Ari: I guess I was dealing with relationships in my present life and just noticing how my relationship with my parents and their relationship with each other, and how that was affected by their relationship with their parents, in that endless cycle that we all go through. How that affected my present-day relationships and I began to look backwards and examining it.
Kara: Were you frank with your parents about what you were writing?
Ari: I don’t think I talked to them about it. I had a pretty good relationship with both my mom and my dad, but they had a horrible relationship with each other; just no communication at all for many reasons so I think part of the reason of writing this record was creating communication, even if it was in an artistic dimension.
Kara: It’s as if you’re speaking all of the unspoken words on this album and bridging the gap, as children often do, between parents who don’t get along. Given that you’ve gone to such a deep place on this first album, how are you addressing the second?
Ari: The album certainly takes not unfamiliar scenarios; I’m certainly not unique in my situation. But we tried to put it on an objective plane and create a hopeful ending for it and heal through the writing process. I don’t want people to think that it’s all gloom and doom. But as far as the progression of that, the themes that this album has certainly has evolved since the album was written so I’ll touch on that. Kind of a continuation of the story (laughs).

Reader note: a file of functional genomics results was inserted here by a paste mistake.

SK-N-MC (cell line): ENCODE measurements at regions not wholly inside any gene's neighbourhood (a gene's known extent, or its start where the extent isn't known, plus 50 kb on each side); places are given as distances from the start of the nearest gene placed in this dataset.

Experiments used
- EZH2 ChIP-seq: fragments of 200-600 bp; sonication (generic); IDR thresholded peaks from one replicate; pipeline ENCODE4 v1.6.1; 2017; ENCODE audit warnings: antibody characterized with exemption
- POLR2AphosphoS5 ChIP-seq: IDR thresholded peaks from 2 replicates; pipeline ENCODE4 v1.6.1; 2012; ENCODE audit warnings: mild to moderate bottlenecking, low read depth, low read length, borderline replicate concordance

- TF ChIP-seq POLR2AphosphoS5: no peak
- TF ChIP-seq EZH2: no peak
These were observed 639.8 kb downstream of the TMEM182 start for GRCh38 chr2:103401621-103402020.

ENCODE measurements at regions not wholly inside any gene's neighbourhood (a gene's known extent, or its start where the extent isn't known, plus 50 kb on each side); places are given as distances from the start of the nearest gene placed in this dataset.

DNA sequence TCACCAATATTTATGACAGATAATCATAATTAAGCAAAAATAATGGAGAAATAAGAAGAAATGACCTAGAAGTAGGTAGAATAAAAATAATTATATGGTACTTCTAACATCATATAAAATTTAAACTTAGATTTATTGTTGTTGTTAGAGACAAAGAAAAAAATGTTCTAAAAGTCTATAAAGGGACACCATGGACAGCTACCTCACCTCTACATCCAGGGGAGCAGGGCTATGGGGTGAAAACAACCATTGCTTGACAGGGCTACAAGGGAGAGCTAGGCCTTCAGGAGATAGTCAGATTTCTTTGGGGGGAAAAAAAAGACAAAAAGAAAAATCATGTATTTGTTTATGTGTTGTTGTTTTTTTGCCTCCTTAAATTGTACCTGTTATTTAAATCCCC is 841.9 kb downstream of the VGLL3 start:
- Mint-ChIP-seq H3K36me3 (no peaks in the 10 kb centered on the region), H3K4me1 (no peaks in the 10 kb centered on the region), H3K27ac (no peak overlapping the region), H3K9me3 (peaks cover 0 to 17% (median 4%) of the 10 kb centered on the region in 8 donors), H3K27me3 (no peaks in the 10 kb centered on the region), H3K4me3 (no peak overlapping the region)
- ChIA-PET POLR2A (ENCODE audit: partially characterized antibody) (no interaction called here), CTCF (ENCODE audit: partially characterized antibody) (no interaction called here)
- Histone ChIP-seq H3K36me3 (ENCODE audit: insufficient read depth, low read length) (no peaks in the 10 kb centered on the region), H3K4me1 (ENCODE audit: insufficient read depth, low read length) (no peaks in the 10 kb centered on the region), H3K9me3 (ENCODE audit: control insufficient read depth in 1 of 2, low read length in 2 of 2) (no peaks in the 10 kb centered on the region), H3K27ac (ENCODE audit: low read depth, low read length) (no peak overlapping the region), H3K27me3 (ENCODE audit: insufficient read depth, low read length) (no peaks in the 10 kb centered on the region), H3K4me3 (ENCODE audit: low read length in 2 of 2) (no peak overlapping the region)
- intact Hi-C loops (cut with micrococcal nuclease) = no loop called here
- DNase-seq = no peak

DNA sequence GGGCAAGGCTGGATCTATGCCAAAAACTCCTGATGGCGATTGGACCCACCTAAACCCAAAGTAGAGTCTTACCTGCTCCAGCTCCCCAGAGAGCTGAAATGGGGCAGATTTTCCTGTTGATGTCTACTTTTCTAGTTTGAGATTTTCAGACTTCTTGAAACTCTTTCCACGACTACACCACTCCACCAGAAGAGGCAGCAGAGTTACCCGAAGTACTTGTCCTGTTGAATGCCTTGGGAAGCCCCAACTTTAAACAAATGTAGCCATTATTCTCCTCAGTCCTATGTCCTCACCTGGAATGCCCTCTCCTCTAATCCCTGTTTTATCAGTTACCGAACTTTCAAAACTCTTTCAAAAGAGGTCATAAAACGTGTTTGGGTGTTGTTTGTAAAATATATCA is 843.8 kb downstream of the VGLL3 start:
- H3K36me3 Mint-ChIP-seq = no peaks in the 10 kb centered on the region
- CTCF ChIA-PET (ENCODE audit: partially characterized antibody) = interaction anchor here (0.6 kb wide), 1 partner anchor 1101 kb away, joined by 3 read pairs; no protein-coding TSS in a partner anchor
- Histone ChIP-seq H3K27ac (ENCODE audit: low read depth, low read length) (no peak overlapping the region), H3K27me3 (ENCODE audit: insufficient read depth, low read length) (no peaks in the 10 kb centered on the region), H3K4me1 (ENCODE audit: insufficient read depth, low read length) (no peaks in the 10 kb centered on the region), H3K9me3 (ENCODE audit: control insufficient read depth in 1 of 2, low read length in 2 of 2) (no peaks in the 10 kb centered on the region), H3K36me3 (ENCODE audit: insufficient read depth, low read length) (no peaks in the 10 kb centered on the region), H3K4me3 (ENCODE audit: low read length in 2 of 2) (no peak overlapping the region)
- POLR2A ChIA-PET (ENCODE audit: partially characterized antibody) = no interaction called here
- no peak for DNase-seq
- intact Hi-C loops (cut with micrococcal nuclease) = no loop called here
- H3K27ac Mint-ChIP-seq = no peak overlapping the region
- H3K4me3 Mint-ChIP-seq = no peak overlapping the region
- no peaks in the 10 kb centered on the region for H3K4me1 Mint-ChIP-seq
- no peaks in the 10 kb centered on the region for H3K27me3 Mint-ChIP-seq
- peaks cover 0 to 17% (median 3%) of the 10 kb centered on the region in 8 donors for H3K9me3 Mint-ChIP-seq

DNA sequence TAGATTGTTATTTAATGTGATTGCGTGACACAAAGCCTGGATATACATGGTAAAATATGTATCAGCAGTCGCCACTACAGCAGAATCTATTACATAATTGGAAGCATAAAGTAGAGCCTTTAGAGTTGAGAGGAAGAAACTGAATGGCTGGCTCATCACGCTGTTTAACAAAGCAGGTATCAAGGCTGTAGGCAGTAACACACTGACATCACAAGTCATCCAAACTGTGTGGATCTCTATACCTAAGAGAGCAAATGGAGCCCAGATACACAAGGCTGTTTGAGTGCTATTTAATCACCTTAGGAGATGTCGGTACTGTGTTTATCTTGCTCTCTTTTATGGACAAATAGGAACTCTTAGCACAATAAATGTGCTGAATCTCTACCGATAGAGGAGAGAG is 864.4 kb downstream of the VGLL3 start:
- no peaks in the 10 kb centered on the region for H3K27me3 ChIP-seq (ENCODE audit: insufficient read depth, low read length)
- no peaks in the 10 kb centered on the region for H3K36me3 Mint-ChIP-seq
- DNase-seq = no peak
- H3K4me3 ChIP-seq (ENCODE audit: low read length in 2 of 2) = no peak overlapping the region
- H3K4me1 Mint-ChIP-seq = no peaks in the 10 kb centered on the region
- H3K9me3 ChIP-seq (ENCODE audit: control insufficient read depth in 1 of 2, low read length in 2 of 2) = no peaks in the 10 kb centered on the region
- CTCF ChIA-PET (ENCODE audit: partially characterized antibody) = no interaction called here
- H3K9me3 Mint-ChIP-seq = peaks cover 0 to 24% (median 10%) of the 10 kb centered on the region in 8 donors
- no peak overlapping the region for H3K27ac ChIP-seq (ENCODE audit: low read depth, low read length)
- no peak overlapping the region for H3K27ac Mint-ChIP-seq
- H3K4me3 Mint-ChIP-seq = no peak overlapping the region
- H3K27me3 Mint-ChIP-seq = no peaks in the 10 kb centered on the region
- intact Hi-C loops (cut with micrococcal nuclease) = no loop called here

Kara: How far are you on the next album?
Ari: There’s a skeleton of the the whole thing and it’s just a matter of going and demoing it, then putting the songs out live and hopefully going to record it at the beginning of next year. Of course there’s a lot of political stuff that also has to line up for that to happen, but hopefully it does.
Kara: Are you hoping to go back in the studio with Scott?
Ari: Yeah, he’s great. I have this romantic vision of how I want to do the next album and I don’t really see it being in a studio, but that’s obviously hard if you’re recording.
Kara: What’s the romantic vision?
Ari: I just want everything to be done in a way that’s exciting and has a story, but that doesn’t mean it will sound good. So if we go and record the drums in a middle of a field, that could sound horrible, but it would be really fun (laughs).
Kara: All of these musicians surrounding you today are from the Chapel Hill, North Carolina area, but how did you recruit everyone? I read something about flyers being tacked up on walls.